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Monday, February 29, 2016

Antennas and National Monuments

We started SolderSmoke 185 with a brief description of my recent ascent to the top of the Washington Monument.  A few days later I was visiting George K9GDT's wonderful web site
http://www.qsl.net/k9gdt/radio/radio.htm  and in the humor section came across the above Gil cartoon from 1959.  That is the general idea. 

Pete then sent me this:

Pete originally had a three element Yagi coming out of Teddy Roosevelt's head, but that just wasn't right.  I asked that it be changed to a 17 meter Moxon.  Thanks Pete.

I would like to note for the record that I have no intention of using the Washington Monument, the Statue of Liberty, Mount Rushmore or any other national monuments as supports for any Yagis, Moxons, Cubical Quads, Ray Guns, Lazy H's, Inverted L's or any other type of electromagnetic wave launcher.

Sunday, February 28, 2016

75 and 40 Meter AM on my HQ-100 (Videos) + Digital Display

And here is how I sample the oscillator frequency for the digital counter.  I use an old trick:  I wrap some wire around the oscillator or mixer tube.  I made the coil out of an old coil form. I had to play around with the number of turns to get suitable pickup on both 160 and 40 meters.  The San Jian board allows for IF freq offset.  I use a similar arrangement on the transmit side with the DX-100.  By the way, the box that houses the two displays is the carcass of one of the Heath QF-1 Q multipliers from which I heartlessly pulled the nice reduction drive variable caps for use in my BITX rigs.  

Add caption

Saturday, February 27, 2016

Sputnik Replica Transmitter, an "Error" in the Sputnik Schematic, and Why 20.005 MHz?

Mark K6HX pointed me to very interesting Hackaday article on Frank PA3CNO's Sputnik transmitter replica.  As blog readers will recall, we went through a period of Sputnik-mania a few years ago:  http://soldersmoke.blogspot.com/search?q=sputnik  Chief Designer Comrade Mikhail Rainey AA1TJ sent me some of the Russian tubes (like those pictured above).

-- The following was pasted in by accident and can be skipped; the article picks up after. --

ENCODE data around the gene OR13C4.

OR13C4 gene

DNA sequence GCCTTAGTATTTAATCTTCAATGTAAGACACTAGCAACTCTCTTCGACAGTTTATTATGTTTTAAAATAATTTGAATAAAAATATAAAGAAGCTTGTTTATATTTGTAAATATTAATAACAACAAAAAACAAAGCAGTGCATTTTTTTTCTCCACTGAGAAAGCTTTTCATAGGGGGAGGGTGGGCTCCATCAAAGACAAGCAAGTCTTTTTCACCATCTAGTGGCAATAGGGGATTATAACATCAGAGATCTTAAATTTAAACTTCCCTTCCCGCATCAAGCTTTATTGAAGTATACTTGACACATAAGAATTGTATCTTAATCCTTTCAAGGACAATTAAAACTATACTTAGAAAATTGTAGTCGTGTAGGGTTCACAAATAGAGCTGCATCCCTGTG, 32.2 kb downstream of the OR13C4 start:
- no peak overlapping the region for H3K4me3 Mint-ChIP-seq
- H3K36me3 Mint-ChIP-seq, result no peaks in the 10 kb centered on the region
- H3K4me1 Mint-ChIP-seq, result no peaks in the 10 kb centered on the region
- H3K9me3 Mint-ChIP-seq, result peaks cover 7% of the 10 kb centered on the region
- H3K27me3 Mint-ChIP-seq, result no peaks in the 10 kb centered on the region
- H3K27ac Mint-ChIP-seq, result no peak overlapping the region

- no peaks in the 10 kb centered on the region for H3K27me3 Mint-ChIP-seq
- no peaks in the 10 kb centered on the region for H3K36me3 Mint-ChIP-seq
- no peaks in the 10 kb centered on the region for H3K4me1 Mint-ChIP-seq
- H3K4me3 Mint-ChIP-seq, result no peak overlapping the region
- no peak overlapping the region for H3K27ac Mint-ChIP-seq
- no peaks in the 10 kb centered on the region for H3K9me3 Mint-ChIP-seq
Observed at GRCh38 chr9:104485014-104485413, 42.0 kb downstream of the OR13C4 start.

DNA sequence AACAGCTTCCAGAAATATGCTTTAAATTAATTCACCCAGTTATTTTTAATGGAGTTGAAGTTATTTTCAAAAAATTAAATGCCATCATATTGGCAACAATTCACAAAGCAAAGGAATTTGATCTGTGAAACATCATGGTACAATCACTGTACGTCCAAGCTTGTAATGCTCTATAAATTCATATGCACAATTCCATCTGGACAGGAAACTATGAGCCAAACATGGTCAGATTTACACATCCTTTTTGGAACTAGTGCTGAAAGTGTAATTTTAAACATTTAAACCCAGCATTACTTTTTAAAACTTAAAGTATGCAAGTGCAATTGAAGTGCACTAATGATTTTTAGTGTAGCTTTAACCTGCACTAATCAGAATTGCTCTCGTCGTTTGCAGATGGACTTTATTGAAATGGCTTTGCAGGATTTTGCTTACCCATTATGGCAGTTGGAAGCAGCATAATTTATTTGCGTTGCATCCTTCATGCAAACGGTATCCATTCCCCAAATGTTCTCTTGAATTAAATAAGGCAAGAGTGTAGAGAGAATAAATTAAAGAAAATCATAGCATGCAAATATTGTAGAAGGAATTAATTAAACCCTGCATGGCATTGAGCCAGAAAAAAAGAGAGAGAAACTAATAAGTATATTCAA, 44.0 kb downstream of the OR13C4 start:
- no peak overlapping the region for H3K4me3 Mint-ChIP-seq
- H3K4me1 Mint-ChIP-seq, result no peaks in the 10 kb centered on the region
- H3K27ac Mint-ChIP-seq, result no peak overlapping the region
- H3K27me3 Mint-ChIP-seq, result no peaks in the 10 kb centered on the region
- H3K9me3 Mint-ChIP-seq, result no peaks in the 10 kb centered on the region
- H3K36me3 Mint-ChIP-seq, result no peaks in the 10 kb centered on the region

The Hackaday article pointed to our post reporting that Oleg RV3GM had found the schematic:
http://soldersmoke.blogspot.com/2013/04/sputnik-schematic-found.html   Stefan reports that PA3CNO found "an error" in the original Soviet schematic:
http://www.radio.cc/post/Franks-power-supply-for-sputnik    A mistake you say?   HAH, I say!  Hah!  This must have been part of a sinister commie plot to prevent the capitalist imperialists from ever being able to reproduce the glorious transmitter of the Soviet people.  They almost succeeded. 

Just kidding.  

In the course of looking through our old Sputnik posts, I came across a question I posted:

I have a question: OK so the crafty Soviets picked 20.005 MHz for some good reasons: Being so close to the WWV freq, it would be easy for hams and SWLs to find it with precision. In the November/December 2007 issue of "Break In" (from NZ -- thanks Jonathan-san!) ZL3DW notes that this frequency selection would allow a receiver set to exactly 20 MHz to "produce an audio tone plus or minus the Doppler shift without ever going through zero beat." But zero beat with what? Most of the receivers out there would not have had BFOs, right? So the Soviets wouldn't have been using ordinary CW, right? Were they using AM, with the beeps produced by an audio oscillator modulating the carrier? 

Was their diabolical plan to use WWV as the BFO for those using ordinary AM SW receivers?   If so, a 5 kHz separation from WWV seems to be too much right?  Especially when the Doppler shift on approach would push the frequency up a bit. Maybe they just chose this freq to make it easy for listeners to find -- just a bit above WWV.  Comrade Rainey surmised that they were keying the PA stage -- the oscillator "backwave" was at times audible on the ground.

What do you think Comrades?
DSW and 73.

Thursday, February 25, 2016

"Hot Iron" New Issue, Great Articles

I was very pleased to find Tim Walford's "Hot Iron" journal in my e-mail this morning.  Lots of great articles in this edition, including one by a fellow we know:  Pete Juliano!  Pete writes about our esteemed dual gate MOSFETS.  All hail the 40673!  There is also a nice article about superhet receivers using a 6 MHz IF and a very convenient analog LC (yea!) oscillator arrangement.  Another discusses how to use Huff and Puff stabilizers to take care of VFO drift. N4HAY describes his initial foray into the world of homebrewing and how EMRFD helped him.

Hot Iron is free.  Tim writes: